The best approach for radial nerve injuries, especially in the setting of a closed humeral shaft fracture, continues to be controversial among plastic surgeons. Transfer of the pronator teres to the extensor carpi radialis brevis is the most reliable approach to restore wrist extension . However, there is sometimes no possibility of radial nerve recovery, and it is necessary to perform the transfer using the end-to-end approach, in which the extensor carpi radialis brevis tendon is cut and sutured to the endpoint of the pronator teres tendon. This method results in a flat tension direction and more efficient transfer. If the radial nerve has already been repaired and it is anticipated that the extensor carpi radialis brevis will recover in the future, the pronator teres tendon should be transferred using the end-to-end method, suturing the tendon adjacent to the intact extensor carpi radialis brevis tendon [27,28,29]. When this application is performed early, the nerves will function as an internal splint to correct the wrist while healing. Consequently, the extensor carpal radialis brevis is kept in good condition, and wrist extension will be restored when motor function is regained . In the surgical tendon transfer technique used in the current study, the pronator teres was transferred to the extensor carpi radialis brevis for wrist extension, and the flexor carpi radialis was transferred to the extensor digiti communis to provide 2nd, 3rd, 4th, and 5th finger extension.
Thumb extension is important for achieving high-level hand functioning. The combined extension movement of the thumb and index finger must be simultaneous. This movement facilitates correct manipulation and allows for unique motion [14, 29]. Transfer of the palmaris longus to obtain motion may result in an extension of the joints between the fingers as well as thumb abduction in the radial direction. Several different tendons may be transferred to the extensor pollicis longus. In the literature, the most frequently transferred tendons are the palmaris longus or flexor digitorum superficialis of the ring finger [12, 13, 20]. Similarly, the palmaris longus tendon was transferred to the extender pollicis longus for thumb extension in the current study. The follow-up results of these patients were satisfactory, as their condition demanded.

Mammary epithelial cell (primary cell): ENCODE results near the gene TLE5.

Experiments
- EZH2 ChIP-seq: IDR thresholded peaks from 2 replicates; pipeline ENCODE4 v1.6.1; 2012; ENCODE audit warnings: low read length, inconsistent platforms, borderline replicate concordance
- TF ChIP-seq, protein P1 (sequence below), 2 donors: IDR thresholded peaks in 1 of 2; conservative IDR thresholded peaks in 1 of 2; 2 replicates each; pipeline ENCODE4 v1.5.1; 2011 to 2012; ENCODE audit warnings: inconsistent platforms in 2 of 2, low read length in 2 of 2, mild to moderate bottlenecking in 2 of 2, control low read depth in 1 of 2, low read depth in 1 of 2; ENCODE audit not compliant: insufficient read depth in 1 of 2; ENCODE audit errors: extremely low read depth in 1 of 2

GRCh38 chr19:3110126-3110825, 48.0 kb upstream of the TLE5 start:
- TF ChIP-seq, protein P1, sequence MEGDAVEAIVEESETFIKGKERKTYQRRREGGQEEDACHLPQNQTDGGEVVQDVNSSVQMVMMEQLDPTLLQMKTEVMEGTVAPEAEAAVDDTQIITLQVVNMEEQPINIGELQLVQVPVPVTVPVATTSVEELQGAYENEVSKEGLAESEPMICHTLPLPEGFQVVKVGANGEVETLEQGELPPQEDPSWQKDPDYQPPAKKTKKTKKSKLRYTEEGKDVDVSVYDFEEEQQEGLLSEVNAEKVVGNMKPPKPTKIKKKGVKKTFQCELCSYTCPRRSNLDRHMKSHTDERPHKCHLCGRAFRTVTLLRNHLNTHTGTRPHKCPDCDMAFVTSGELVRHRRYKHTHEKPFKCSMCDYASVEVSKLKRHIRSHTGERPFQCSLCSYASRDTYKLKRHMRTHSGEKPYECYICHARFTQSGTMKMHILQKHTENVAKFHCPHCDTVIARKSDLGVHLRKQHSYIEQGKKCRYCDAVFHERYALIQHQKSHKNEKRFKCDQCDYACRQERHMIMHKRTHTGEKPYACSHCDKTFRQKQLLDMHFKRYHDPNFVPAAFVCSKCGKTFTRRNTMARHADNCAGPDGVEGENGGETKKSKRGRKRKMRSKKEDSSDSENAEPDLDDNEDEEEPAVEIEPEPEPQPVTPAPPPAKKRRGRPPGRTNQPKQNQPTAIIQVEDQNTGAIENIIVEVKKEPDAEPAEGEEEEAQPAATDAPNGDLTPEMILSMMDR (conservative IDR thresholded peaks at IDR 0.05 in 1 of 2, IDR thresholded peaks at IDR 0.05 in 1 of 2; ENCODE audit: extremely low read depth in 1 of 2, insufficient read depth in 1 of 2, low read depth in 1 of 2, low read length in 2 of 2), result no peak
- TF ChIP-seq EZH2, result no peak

Transferring the flexor digitorum superficialis, flexor carpi ulnaris, or flexor carpi radialis tendons to the extensor digitorum communis may be a solution to restore extension of the metacarpophalangeal joints of the fingers. In a study by Yavari et al. , a single tendon transfer from the flexor carpi ulnaris to the common extensor digitorum and extensor pollicis longus was performed on 30 subjects. Ternary tendon transfer from the pronator teres to the extensor carpi radialis brevis, from the flexor carpi ulnaris to the common extensor digitorum and from the palmaris longus to the extensor pollicis longus was applied to another 17 patients. There was no significant difference between the results of single tendon and ternary tendon transfer surgery after 1 month of postoperative splinting and physiotherapy. In the current study, ternary tendon transfer was used rather than single tendon transfer, so there was no comparison. The majority of the Syrian patients regained their preinjury occupational ability. We believe that these patients fought as guerrillas with high motivation and that there was no regular army. In fact, some of the patients who were treated went to war again and were injured again. The most important point of the current study was that with the application of immediate tendon transfer surgery, a considerable amount of wrist extension was regained.
There were some limitations to this study. Long-term follow-up of most patients was not possible because they were from Syria and had no long-term address; thus, they were lost after discharge.
In conclusion, the present surgical applications to patients from the Syrian War showed that all patients regained thumb abduction up to approximately 60°. All patients regained the ability to bend the wrist and to grip, and they could extend the fingers in wrist flexion, neutral wrist, and wrist extension positions. To the best of our knowledge, this is the first study to have presented results on radial nerve injuries that occurred in the Syrian Civil War. Radial nerve injuries can vary in terms of whether they were caused by armed conflict or by accident. In the current study, injuries due to gunshot or cutting tool wounds were more frequently observed than injuries due to humerus fracture, which are more common in accidental injuries. In patients with radial nerve injury due to war, successful results can be obtained with tendon transfer surgery. Despite the varying causes of radial injury, the postoperative outcomes were good, and the rehabilitation period progressed successfully in patients who underwent tendon repair within 90 days of the injury.
Availability of data and materials
Abductor pollicis longus
Extensor carpi radialis brevis
Extensor digiti communis
Extensor indices proprius
Extensor pollicis longus
Flexor carpi radialis